Meliora Humanities Seminars
Going to college provides students with the opportunity to take courses that address important issues and explore new disciplines that are not typically covered in high school. At Rochester, the Meliora Seminars are small, selective courses that allow first-year students to study fascinating questions about being human in a complex world: What is the nature of democracy? How do we communicate with one another? What can art, literature, and film teach us about climate change?
The goal of the Meliora Seminars is to create a collaborative and rich intellectual experience for students as they begin their academic careers at Rochester. The Meliora Seminars are designed for incoming first-year students, and do not presume prior experience in the field.
Each Meliora Seminar is unique, but common features of the seminars include:
- Explicit attention to the relevance of the course material to contemporary social issues
- Community engagement through on-or-off campus dialogue with individuals or groups working on issues addressed in the seminars
- Reading-and-discussion small class formats of twelve to fifteen students
Every one of the Meliora Seminars, which count as regular, graded 4-credit courses, can be used in clusters, minors, and majors. In collaboration with the College’s Writing, Speaking and Argument Program, the Meliora Seminars are also acceptable alternative options for students who petition out of WRT 105.
Instructor: Leila Nadir
Glacier ruins, extreme weather, rising sea levels, an ice age, and no polar bears. As artists, writers, filmmakers, and journalists work to make the often imperceptible transformations wrought by climate change visible to the public, they deploy imagery, narratives, frames, and aesthetic strategies. This course examines visions of the future produced by climate change through studies of literature, film, art, and pop culture. Topics to be studied include philosophical approaches to the Anthropocene (a new geologic era proposed by scientists), strategies deployed by documentary and Hollywood film, and a new works of "climate fiction." A central concern of this course is the relationship between science and the humanities in the understanding the environment. What are the roles of memory and imagination in the struggle to deal with the warming of the earth? Can the humanities save the planet? If climate change is unstoppable, how do we imagine what comes next?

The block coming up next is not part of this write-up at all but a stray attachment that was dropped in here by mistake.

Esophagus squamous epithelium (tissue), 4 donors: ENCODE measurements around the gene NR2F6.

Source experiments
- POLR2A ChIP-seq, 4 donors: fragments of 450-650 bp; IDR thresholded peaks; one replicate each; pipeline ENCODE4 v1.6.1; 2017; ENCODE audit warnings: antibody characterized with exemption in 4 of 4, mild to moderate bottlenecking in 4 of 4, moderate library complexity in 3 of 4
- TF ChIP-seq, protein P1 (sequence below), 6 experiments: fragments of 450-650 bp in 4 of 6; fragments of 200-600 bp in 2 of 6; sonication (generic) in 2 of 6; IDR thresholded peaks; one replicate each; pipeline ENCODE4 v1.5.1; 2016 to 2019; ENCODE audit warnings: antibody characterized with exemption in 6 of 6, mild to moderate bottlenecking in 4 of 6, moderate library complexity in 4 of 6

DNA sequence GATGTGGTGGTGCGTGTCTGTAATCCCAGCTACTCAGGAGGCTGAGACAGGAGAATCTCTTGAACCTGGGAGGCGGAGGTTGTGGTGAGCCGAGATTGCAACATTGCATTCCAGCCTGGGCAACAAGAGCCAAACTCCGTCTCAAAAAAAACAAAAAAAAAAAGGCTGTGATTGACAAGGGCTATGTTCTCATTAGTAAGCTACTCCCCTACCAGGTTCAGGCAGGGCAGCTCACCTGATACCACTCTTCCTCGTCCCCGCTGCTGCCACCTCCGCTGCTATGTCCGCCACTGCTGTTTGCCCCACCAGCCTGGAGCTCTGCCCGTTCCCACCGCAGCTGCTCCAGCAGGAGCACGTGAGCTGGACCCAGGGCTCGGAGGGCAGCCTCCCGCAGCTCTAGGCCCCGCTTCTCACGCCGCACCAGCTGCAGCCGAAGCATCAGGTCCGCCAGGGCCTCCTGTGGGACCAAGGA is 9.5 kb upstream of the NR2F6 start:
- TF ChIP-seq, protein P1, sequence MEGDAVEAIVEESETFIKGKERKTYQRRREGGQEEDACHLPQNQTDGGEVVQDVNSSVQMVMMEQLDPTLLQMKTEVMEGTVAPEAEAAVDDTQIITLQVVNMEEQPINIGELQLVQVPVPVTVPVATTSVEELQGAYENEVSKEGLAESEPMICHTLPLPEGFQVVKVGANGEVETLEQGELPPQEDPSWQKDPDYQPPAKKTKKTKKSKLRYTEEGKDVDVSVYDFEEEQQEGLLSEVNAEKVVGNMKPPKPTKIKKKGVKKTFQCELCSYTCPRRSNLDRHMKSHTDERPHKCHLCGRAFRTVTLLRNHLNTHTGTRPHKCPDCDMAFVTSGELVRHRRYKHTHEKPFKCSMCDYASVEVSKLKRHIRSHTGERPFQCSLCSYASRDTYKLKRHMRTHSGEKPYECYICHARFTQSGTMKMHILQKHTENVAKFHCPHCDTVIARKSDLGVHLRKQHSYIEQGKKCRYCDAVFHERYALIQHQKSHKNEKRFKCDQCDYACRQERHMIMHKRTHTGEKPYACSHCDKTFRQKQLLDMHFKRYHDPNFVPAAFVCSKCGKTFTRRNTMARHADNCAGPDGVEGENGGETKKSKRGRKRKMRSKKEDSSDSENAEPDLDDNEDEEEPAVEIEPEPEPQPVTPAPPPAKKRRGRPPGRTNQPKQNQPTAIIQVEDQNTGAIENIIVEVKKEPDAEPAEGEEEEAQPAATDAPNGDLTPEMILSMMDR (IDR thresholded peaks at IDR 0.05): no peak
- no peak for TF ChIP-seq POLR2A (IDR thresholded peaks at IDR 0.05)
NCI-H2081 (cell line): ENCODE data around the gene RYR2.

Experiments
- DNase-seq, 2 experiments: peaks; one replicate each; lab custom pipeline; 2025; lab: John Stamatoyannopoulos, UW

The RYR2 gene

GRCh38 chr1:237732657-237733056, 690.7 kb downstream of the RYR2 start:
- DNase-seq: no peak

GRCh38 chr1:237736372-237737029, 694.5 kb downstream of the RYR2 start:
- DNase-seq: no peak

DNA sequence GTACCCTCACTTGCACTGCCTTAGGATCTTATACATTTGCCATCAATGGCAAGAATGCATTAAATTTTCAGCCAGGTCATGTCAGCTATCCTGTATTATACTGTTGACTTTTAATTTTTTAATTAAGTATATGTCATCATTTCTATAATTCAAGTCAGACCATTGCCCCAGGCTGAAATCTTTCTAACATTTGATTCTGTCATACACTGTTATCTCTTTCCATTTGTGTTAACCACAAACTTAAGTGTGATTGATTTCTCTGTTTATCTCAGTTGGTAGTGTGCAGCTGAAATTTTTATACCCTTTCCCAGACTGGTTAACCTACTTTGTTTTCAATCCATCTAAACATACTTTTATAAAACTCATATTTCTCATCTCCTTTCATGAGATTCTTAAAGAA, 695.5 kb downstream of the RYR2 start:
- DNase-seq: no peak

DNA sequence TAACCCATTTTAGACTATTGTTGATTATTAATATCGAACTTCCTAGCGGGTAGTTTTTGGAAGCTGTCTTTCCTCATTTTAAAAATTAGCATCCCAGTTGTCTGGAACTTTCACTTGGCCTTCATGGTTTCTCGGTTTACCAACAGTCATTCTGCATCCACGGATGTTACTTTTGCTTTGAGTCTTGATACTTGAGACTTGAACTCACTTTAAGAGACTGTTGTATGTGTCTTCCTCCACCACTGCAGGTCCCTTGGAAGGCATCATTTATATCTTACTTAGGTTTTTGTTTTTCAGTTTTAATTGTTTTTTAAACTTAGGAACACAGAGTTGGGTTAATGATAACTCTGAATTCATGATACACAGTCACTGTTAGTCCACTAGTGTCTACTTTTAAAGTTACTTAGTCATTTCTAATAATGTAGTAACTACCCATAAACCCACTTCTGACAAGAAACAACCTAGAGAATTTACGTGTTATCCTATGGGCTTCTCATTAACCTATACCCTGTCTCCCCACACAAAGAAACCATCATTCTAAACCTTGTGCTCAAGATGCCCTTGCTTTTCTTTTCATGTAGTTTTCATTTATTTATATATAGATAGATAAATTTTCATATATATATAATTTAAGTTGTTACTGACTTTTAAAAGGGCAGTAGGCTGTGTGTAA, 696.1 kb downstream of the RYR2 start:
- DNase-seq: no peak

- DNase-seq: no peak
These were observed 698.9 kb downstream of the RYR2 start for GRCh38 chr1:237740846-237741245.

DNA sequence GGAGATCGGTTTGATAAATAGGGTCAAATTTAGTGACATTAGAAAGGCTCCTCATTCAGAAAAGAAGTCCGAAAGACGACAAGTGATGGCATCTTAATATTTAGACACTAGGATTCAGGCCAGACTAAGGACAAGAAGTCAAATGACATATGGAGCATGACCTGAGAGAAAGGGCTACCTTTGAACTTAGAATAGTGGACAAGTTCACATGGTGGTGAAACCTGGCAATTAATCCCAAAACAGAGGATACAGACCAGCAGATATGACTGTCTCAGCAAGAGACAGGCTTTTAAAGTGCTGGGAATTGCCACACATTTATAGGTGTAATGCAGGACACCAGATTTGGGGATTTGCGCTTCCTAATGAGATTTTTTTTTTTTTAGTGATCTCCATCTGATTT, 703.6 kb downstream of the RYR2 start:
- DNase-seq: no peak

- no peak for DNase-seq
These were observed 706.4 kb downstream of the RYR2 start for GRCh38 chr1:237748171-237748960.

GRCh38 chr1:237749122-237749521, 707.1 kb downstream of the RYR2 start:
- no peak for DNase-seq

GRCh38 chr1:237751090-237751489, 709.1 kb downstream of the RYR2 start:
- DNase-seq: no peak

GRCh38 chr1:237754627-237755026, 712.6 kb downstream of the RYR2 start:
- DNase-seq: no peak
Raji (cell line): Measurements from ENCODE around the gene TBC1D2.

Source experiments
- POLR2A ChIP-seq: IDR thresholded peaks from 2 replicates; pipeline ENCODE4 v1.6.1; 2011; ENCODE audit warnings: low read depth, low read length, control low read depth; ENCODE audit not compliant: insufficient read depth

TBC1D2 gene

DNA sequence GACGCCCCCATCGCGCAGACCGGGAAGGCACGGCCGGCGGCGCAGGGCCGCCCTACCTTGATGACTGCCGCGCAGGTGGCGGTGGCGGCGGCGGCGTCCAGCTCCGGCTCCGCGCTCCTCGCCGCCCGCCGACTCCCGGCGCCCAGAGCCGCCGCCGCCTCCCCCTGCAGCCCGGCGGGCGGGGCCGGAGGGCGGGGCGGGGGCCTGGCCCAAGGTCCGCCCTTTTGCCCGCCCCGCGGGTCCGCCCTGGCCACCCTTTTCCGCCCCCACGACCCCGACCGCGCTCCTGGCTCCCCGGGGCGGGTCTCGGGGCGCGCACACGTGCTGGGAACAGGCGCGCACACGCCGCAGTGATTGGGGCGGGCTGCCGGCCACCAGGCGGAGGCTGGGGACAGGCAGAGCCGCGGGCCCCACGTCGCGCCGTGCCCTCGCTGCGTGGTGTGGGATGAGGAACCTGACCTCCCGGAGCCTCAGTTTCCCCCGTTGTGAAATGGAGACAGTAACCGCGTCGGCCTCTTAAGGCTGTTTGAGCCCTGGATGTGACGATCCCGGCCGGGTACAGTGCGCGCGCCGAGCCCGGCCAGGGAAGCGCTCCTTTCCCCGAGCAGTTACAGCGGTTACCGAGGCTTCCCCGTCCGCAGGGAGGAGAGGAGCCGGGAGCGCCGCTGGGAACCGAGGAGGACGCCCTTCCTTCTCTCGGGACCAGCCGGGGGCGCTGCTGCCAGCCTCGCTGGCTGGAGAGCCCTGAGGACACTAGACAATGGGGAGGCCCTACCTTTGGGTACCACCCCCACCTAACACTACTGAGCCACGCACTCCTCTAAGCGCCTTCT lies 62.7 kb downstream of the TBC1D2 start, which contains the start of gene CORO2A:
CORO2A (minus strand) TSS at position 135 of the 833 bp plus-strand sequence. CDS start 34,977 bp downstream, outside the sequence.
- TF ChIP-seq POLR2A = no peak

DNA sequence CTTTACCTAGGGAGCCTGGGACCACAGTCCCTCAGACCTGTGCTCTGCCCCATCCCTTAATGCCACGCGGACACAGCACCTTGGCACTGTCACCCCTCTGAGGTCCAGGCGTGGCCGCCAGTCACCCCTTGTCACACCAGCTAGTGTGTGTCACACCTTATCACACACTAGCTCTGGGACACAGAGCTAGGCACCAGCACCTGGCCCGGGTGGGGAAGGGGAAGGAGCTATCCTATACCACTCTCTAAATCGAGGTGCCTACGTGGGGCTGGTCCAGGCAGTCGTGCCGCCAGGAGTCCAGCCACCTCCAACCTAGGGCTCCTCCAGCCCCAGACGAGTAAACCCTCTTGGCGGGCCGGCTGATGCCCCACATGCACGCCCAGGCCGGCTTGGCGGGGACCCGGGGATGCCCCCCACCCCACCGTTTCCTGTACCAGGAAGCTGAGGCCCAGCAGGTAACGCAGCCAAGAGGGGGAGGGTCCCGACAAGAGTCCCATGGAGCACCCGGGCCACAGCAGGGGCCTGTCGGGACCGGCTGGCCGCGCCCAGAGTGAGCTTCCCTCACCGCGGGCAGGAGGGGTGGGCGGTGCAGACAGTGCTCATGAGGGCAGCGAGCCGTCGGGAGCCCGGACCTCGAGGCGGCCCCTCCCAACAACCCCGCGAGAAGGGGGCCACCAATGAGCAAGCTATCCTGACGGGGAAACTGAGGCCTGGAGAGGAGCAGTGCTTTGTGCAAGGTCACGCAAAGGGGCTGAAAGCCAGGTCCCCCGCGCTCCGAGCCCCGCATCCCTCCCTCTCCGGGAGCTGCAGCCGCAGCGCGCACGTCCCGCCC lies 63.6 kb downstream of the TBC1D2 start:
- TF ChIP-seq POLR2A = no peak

Instructors: Anne Wilcox, Solveiga Armoskaite
This new course is a combined investigation of linguistics and movement. In the context of sustainable living, the course will examine how verbal and non-verbal expression manifest and shape overall well-being. Every year, a different theme will be addressed. The themes for this year is: Knowledge and Expertise. The course will address questions such as: What aspects of language create credibility? What does it mean to know something physically? How does movement lead to knowledge? How is expertise evident in language or in movement? What role does verbal and non-verbal language play in epistemology? The course is cross-listed to bring students from each discipline together to deepen their study of human expression by offering additional perspective to the mutually fascinating subject of language.
Instructor: Elizabeth Colantoni